Extra: Rod Pritchard, Director of Marketing and Public Relations
(319) 399-8605 or firstname.lastname@example.org
2015-04-01 13:34:34 - General
Holocaust speaker Renata Laxova will discuss her World War II era experiences at Coe College on Monday, April 13, beginning at 1 p.m. in Sinclair Auditorium. This event is part of the David and Joan Thaler Holocaust Remembrance series. It is open to the public at no charge.
Renata Laxova was born to Jewish parents in the Moravian city of Brno (now part of the Czech Republic) in 1931, less than two years before Hitler became Chancellor of Germany and launched his murderous onslaught across Europe. The Czech regions bordering Germany were Hitler's first targets for conquest.
By the time Renata was seven, the Nazis had taken control of Brno, and her family was in danger. After the occupation began, Renata's mother attended a lecture by an English politician, George Lansbury, who encouraged Czechoslovakian Jews to flee the imminent danger facing them from the Nazis. Renata's mother wrote to Lansbury, hoping to secure a place for her child on one of the now famous "Kindertransport" trains that took thousands of Jewish children from Nazi-held territory to safety in England and Sweden.
Sir Nicholas Winton, at the time a 29-year-old London stockbroker, was in charge of the Kindertransports in Czechoslovakia. Winton's agency, which he called the "British Committee for Refugees from Czechoslovakia, Children's Section," contacted several nations in search of homes for Jewish children. Only his native England and Sweden opened their doors.
Winton was able to procure eight transports to carry 669 Jewish children to safety in foster homes in England. Eight year-old Renata was fortunate enough to be on the on the last train to arrive safely in England on Aug. 2, 1939. Her parents promised the heartbroken little girl that they would try to get to England to join her. It was one month before Hitler's invasion of Poland and the beginning of World War II.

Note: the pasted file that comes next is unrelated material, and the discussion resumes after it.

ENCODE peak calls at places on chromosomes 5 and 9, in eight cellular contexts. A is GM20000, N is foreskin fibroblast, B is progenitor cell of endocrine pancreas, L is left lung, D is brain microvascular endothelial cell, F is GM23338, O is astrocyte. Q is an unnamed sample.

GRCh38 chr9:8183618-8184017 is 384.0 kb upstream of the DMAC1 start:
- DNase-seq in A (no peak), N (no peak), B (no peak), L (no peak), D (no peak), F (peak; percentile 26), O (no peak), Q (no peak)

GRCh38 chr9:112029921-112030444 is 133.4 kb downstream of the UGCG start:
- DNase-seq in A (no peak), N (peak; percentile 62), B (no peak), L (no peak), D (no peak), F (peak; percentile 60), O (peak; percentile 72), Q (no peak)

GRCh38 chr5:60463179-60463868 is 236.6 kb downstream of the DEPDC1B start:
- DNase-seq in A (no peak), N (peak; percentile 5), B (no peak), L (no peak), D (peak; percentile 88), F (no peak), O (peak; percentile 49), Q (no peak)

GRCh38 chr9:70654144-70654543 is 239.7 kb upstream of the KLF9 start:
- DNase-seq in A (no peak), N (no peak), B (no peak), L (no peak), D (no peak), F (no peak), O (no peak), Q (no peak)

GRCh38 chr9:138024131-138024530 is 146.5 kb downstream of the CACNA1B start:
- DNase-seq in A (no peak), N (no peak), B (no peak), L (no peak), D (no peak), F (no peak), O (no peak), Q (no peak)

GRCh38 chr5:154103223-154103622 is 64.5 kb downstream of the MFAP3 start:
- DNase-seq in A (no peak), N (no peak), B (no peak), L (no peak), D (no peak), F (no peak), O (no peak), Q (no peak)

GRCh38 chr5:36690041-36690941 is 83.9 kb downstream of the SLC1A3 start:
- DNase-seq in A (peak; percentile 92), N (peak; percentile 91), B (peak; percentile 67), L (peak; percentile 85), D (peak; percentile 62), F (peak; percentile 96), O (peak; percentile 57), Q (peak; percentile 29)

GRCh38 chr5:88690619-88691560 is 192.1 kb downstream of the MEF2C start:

Renata spent seven years safely out of reach of the Nazi atrocities with the Daniels family in a suburb of Manchester, England. Her parents were not able to escape to England, but they survived the war to be reunited as a family. Renata's mother was the first civilian to be allowed to fly out of Prague to England after the war, where mother and daughter were reunited. They returned to Czechoslovakia in 1946, where she finished school and began her university studies.
Renata later earned a Ph.D. in medical genetics at Masaryk University in Brno and graduated from medical school in 1956. She married a veterinarian named Dr. Tibor Lax, and they had two children.
Sadly, Renata and her family were forced to flee from her homeland again in 1968, when the Soviets invaded Czechoslovakia. She worked at the Kennedy-Galton Centre for Medical and Community Genetics in London. In 1975, Renata was appointed to the faculty at the University of Wisconsin-Madison, where she worked at the Waisman Center, a research center for human developmental disabilities. She is the discoverer of the Neu-Laxová syndrome, a rare congenital abnormality involving multiple organs.
For more information, call 399-8581.